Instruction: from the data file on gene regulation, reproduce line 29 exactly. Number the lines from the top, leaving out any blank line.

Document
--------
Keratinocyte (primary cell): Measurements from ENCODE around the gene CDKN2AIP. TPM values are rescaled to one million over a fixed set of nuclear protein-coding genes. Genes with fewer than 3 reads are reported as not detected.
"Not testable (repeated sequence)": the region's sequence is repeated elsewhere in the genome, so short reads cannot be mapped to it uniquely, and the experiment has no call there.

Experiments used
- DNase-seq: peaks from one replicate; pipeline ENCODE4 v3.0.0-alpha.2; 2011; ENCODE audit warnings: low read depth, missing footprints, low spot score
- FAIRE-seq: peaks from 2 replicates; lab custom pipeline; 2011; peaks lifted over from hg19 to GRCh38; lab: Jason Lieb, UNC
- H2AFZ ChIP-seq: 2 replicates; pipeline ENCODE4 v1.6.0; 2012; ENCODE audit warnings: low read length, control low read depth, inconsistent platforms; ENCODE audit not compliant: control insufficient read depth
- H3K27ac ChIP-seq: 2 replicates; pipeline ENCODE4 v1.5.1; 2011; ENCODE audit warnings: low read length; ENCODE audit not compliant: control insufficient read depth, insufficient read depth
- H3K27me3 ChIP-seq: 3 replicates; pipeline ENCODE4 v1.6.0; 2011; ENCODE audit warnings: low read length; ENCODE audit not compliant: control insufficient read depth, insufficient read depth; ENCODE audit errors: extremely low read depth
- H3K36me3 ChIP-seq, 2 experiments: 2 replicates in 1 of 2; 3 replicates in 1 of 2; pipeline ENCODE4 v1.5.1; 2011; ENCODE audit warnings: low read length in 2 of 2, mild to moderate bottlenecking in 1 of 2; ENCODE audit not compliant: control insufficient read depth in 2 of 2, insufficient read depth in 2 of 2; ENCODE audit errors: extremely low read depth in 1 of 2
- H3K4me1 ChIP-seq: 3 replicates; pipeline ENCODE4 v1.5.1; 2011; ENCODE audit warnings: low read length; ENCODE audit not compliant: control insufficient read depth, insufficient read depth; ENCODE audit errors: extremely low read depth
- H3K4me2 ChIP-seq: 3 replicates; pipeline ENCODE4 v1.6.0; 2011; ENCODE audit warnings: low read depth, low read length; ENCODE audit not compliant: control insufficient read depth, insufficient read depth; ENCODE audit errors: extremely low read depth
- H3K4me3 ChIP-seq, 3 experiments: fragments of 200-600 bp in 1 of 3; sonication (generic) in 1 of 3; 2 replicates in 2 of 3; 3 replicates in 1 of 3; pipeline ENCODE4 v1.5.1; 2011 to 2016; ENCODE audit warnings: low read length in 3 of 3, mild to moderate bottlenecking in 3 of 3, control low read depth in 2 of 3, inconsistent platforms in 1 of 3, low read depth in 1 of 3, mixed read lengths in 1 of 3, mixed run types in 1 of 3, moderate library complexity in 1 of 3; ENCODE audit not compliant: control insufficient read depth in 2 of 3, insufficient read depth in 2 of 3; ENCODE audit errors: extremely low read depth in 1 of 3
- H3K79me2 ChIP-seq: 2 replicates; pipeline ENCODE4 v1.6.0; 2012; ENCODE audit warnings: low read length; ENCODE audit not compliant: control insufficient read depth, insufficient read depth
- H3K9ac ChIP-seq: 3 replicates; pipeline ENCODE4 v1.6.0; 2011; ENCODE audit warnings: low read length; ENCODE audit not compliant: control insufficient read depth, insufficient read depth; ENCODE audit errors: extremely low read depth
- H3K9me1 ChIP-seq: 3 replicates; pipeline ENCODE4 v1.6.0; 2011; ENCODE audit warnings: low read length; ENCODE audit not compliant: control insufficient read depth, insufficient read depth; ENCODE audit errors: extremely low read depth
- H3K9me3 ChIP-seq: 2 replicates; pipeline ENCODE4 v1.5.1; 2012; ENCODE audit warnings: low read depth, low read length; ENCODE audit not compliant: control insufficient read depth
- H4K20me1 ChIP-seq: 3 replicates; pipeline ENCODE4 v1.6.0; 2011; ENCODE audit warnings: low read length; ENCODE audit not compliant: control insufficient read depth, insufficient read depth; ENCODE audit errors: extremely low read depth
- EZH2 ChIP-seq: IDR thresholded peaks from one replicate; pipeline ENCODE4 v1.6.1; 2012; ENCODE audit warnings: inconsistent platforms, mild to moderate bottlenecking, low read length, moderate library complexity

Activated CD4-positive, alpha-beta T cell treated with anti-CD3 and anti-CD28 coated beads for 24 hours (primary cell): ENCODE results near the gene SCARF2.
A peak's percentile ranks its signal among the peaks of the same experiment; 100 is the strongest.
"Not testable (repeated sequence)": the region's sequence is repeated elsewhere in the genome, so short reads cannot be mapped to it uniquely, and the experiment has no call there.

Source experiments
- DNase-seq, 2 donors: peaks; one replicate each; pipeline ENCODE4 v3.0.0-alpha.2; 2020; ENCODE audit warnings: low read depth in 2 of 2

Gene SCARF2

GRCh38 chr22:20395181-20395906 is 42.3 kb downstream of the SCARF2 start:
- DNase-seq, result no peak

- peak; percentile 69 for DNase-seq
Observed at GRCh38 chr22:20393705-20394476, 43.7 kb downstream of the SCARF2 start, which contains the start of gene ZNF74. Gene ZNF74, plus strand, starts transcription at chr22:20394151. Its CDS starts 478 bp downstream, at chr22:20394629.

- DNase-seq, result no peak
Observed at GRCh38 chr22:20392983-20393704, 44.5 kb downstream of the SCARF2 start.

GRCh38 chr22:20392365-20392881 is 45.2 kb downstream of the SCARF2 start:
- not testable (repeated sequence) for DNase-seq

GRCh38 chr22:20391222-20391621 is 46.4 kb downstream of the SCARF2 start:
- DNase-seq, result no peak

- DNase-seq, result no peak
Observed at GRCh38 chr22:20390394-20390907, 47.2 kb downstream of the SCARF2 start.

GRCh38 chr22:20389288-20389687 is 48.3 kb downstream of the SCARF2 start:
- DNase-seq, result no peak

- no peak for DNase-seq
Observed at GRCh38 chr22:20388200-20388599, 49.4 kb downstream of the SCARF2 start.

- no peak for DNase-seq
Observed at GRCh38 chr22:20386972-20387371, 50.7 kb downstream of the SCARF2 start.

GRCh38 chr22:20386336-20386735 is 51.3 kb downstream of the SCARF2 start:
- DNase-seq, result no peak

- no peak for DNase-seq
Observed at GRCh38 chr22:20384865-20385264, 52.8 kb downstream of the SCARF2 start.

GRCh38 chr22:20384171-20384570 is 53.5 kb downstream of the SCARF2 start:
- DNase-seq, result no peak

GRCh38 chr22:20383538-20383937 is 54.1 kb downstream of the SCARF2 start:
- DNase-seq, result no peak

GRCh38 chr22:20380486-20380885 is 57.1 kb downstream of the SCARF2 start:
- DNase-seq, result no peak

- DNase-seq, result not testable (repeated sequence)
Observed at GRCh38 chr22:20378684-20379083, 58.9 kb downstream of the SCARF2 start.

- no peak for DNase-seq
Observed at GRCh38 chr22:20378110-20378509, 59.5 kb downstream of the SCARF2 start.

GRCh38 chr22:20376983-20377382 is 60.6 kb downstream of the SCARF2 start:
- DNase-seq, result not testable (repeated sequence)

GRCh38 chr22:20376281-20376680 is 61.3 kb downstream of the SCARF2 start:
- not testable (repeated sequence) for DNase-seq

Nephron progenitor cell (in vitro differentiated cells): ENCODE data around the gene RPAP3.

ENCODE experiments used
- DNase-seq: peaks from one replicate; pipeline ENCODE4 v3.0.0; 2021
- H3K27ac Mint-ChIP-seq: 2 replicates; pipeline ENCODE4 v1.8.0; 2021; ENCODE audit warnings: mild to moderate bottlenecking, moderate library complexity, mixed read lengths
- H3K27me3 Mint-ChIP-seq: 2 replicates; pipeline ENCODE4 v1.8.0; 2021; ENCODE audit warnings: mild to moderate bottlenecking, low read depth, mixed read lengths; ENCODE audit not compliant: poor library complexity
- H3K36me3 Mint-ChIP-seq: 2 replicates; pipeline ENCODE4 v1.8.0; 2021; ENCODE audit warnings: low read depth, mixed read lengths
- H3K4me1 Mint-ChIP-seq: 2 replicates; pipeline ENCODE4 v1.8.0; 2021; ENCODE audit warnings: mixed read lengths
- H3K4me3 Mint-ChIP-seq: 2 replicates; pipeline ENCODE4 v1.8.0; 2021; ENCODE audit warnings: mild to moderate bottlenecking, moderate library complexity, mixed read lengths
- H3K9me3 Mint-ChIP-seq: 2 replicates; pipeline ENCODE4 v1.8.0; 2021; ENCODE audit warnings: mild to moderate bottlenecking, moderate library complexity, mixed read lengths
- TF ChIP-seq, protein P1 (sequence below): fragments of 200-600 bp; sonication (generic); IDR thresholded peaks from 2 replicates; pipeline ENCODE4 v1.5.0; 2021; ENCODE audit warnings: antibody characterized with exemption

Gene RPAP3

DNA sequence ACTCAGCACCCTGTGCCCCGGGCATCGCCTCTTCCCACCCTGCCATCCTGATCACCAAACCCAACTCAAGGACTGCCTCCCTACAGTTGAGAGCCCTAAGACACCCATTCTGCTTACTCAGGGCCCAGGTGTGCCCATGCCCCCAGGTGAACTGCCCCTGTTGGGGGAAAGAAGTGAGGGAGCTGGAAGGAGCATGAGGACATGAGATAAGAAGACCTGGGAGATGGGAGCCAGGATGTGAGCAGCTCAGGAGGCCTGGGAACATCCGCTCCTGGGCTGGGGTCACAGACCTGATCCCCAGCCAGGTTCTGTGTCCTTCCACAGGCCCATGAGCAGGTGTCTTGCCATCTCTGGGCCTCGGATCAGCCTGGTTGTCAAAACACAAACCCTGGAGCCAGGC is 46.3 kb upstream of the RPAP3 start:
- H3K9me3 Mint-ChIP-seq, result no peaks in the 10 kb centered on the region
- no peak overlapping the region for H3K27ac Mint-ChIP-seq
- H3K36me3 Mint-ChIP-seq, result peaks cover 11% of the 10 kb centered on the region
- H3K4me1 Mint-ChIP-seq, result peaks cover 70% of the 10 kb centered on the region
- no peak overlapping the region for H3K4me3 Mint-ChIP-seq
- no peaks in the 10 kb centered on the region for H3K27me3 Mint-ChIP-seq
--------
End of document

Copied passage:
- DNase-seq, result no peak